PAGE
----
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    French Courts: Man Can Sue Facebook Over This Painting of a Vagina

    Written by

    Daniel Oberhaus

    Contributor

    L’Origine du Monde. Image via Wikimedia Commons

    This is the L'Origine du Monde (The Origin of the World), an 1866 painting by Gustave Courbet which now hangs in the Musée d’Orsay. It features a woman reclining in a sheet with her legs spread, completely exposing her lady bits to the observer. The erotic nature of the work (which doesn’t even feature the woman’s face) has mired it in controversy pretty much from the get-go, and it is frequently cited as an example in the perennial debate about how to delineate art and pornography.

    Much ink has been spilled trying to permanently establish what qualifies as art or porn over the years, and while this may seem like an abstract philosophical debate, it has serious real world consequences. Case in point is 57-year old Parisian teacher Frederic Durand-Baissas, who had his Facebook profile suspended without notice in 2011, which he claims is the result of posting a photo of L'Origine du Monde. Five years of legal proceedings came to a head on Friday, when a Paris court ruled that Durand-Baissas can sue Facebook for $22,550 in damages as well as the reactivation of his account in the country’s highest appeals court.

    "This is a case of free speech and censorship on a social network," Durand-Baissas told The Associated Press. "If (Facebook) can't see the difference between an artistic masterpiece and a pornographic image, we in France (can)."

    This ruling may set a precedent for similar cases in France. Up until Friday, Facebook’s lawyers argued that, as per its Terms of Service, cases such as Durand-Baissas’ must be heard in a court in Santa Clara, California, where Facebook is headquartered. Facebook’s legal defense also argued that since it is a free, world-wide service, French consumer-rights laws don’t apply to its roughly 30 million French users.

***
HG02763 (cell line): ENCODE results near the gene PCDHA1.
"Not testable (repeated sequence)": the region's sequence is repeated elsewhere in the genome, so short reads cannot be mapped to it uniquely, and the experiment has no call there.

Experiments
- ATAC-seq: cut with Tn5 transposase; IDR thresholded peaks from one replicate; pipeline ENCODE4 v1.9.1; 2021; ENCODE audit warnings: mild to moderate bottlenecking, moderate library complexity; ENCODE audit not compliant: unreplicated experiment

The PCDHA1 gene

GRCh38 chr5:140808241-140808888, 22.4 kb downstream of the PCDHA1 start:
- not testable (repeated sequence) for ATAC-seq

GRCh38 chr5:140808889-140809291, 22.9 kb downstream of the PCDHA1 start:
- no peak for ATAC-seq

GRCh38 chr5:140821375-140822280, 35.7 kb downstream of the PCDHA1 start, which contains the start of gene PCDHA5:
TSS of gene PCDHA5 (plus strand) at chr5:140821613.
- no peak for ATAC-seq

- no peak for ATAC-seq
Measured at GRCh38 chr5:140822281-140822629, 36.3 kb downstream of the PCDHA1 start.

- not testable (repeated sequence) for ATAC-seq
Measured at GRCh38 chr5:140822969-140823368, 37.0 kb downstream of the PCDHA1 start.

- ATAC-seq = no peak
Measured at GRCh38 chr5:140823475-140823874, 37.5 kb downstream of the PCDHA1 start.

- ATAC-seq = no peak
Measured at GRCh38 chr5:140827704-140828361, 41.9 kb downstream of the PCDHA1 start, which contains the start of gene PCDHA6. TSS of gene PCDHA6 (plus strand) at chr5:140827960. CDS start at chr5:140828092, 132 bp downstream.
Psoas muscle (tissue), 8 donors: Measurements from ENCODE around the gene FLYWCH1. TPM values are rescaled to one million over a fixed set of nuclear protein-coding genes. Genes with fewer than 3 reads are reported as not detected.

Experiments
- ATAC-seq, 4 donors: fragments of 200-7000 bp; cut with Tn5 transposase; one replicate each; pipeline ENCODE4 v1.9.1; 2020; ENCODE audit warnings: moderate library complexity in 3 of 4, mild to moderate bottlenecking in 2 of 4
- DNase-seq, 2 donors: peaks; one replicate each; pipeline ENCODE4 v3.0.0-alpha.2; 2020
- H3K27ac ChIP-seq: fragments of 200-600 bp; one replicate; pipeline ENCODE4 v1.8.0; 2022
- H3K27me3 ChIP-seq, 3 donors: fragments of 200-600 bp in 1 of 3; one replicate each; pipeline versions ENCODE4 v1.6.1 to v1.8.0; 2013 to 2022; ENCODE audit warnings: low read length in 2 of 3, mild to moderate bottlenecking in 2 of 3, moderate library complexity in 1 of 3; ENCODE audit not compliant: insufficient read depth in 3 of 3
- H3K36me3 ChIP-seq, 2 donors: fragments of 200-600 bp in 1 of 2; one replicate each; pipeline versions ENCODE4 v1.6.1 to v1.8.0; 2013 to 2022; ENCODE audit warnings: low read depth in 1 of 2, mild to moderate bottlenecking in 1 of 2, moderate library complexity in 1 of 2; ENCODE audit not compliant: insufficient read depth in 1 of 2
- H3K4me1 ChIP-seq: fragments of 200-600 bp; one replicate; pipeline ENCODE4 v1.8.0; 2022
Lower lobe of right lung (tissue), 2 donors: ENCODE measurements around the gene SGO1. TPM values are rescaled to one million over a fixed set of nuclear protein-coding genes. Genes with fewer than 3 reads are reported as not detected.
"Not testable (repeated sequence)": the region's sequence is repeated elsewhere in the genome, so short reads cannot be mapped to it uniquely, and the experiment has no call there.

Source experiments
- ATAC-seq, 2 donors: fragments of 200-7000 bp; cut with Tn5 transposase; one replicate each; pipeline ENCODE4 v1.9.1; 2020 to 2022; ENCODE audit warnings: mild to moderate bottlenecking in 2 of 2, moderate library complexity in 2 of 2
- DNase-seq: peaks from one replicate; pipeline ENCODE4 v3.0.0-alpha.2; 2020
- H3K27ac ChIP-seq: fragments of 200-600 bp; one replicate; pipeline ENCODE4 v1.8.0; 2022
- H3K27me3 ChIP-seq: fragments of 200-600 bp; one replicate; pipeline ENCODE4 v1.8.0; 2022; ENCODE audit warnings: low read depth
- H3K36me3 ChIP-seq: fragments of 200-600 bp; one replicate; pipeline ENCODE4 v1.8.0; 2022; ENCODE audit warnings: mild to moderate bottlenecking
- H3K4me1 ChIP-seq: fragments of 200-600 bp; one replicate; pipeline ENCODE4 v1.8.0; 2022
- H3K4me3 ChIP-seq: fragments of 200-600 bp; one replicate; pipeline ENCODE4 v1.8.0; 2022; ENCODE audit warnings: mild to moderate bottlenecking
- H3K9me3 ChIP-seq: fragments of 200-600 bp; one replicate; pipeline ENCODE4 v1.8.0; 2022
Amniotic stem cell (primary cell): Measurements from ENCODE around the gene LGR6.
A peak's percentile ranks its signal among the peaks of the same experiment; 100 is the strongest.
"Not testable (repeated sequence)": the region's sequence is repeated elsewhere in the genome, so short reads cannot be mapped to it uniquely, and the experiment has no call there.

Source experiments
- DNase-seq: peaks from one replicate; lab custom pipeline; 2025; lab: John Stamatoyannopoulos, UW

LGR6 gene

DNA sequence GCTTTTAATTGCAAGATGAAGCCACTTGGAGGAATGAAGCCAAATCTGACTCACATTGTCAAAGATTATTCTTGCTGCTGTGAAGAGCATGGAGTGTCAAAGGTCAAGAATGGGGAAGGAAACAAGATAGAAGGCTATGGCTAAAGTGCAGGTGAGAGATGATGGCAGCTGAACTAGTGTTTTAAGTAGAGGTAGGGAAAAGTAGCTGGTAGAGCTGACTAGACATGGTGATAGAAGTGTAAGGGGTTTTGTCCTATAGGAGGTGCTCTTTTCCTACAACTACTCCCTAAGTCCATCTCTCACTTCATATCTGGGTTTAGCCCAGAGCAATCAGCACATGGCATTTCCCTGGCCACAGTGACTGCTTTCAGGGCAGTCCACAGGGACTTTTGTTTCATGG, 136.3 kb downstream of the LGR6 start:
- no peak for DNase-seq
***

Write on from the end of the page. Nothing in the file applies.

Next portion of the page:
The French appeals court dismissed these arguments, deeming the requirement that similar lawsuits be settled in a Santa Clara court “unfair,” and that the terms and conditions signed when creating a Facebook account does subject the company to consumer-rights laws in France.

    “This is a great satisfaction and a great victory after five years of legal action," lawyer Stephane Cottineau, who represents Durand-Baissas, told The Associated Press.

    "On one hand, Facebook shows a total permissiveness regarding violence and ideas conveyed on the social network,” Cottineau continued. “And on the other hand, (it) shows an extreme prudishness regarding the body and nudity. Web giants...will have now to answer for their possible faults in French courts."

    Durand-Baissas is the second Facebook user to be banned from the social media site for posting a photo of L'Origine du Monde (a Danish artist was also suspended in 2011), although a number of other artists have also been censored for posting photos deemed inappropriate by Facebook. In 2014, it blocked the account of the Canadian New Media Art Festival over a nude image, and in January it temporarily blocked the account of a Brooklyn gallery after it posted promotional images featuring artist Lisa Levy sitting naked on a toilet.

    In March of 2015, Facebook updated its Community Standards page to provide “more detail and clarity” about its policy on nudity. The updated standards now read: “We restrict the display of nudity because some audiences within our global community may be sensitive to this type of content—particularly because of their cultural background or age,” yet these same standards also include a clause that reads: “We also allow photographs of paintings, sculptures, and other art that depicts nude figures.”

    Whether Durand-Baissas will win his case against the social media giant remains to be seen, although Facebook seems confident the case will come to naught.

    "This case dates back more than five years and Facebook has evolved considerably since then," spokeswoman Christine Chen toldThe Associated Press. "While we are disappointed by today's ruling on jurisdiction, we remain confident that the court will find the underlying case itself to be without merit."